discussed the determination of price and output of a firm (Market
Price) producing a single
commodity. We will be dealing now with the pricing of interconnected
commodities. Let us, first, take the pricing of jointly demanded goods.
of Jointly Demanded Goods:
goods are demanded jointly in order to satisfy a particular want or for
producing a certain commodity, they are said to be in joint demand. For
instance, pen and ink are needed for writing; ball, bat and wickets are demanded
together for playing cricket; masons, carpenters plaster, etc., are jointly
required for constructing a building. The commodities which are Jointly demanded
are also called complementary goods.
demanded for the final product in the Jointly demanded goods is called the
direct demand and the demand for various factors of production used for
making a final product is called the indirect demand or derived demand.
For instance, the demand for house is a direct demand, while the demand for
various raw materials and labor used in constructing the house is a derived
for the jointly demanded goods represent two types of relations:
Substitutive and (ii) Complementary.
commodities are close substitutes of each other, then the rise in the price of
one commodity will result in the rise in price of the other.
instance, if the price of tea rises, the price of coffee will also go up and
vice versa. Here, the concept of cross elasticity will be very useful for
measuring the mutual relationship of the demand for interrelated commodities.
The cross elasticity of the demand is measured with the help of the following
Proportionate Change in the Quantity of Good X
Cross Elasticity = Proportionate Change in the Price Good Y
Here X stands for tea and Y for coffee.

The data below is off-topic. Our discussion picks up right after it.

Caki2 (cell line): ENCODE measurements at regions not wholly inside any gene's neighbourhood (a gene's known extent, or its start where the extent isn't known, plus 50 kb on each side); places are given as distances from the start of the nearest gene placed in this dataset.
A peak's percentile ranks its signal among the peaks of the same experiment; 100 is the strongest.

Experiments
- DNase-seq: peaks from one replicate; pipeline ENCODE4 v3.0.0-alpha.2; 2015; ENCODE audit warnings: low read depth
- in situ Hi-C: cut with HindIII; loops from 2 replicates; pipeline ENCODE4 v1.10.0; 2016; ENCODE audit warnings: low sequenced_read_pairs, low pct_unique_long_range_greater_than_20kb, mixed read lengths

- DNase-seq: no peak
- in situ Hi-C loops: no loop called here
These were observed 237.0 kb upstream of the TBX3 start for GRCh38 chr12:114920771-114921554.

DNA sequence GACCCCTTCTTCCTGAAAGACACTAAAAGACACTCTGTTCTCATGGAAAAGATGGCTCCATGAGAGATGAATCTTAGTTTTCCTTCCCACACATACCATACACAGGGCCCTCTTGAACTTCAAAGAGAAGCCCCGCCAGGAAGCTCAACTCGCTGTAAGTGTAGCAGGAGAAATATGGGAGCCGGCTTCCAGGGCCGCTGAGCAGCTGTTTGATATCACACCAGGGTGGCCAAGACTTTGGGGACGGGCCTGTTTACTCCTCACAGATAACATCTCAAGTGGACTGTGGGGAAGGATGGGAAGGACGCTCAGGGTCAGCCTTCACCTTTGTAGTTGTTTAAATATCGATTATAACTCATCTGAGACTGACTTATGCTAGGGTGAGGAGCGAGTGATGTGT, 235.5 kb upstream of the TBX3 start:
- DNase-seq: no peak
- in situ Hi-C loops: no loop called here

or more commodities are demanded jointly to satisfy a particular want, they are
said to be complementary goods.
instance, the demand for car is directly related
to the demand for petrol. Car as alone or petrol alone does not serve any useful
purpose. If the demand for cars increases, the price of the related goods, i.e.,
petrol will also go up. The extent of the price movement will depend on the
elasticity of demand, for car and the elasticity of supply of petrol.
factor of production in joint demand able to obtain higher price by withholding
its supply? In order to answer this question, we suppose the demand of cars
goes up and their prices rise. The direct result of the rise in prices of cars
will be that the prices of raw material such as steel, rubber, glass, etc., used
in manufacturing the cars will also go up.
But the rise in prices of each of
them will be affected differently depending upon their (i) conditions of supply,
(ii) elasticity of demand, and (iii) the possibility of varying it in
combination with other commodities.
just to make it more clear, we take one item; say rubber which is in Joint
demand and see how its price is affected by rise in the price of the cars, if
its supply is withheld. Other things remaining the same, if the demand for
rubber is indispensable and there are no good substitutes available, then its
price will have a tendency to rise.
Secondly, if demanded for cars remains inelastic, i.e., a considerable
change in price is followed by a slight change or practically no change in the
quantity demanded, then the price of rubber will show upward trend.
Thirdly, if the price of rubber forms a small part of the total cost, then
its price can rise as the total cost is not very much affected by its rise and
the entrepreneur can afford to pay higher price for it.
Fourthly, if the demand for other co-operating factors is squeezable, i.e.,
it is elastic, then the price of the non-co-operative factor, i.e., rubber will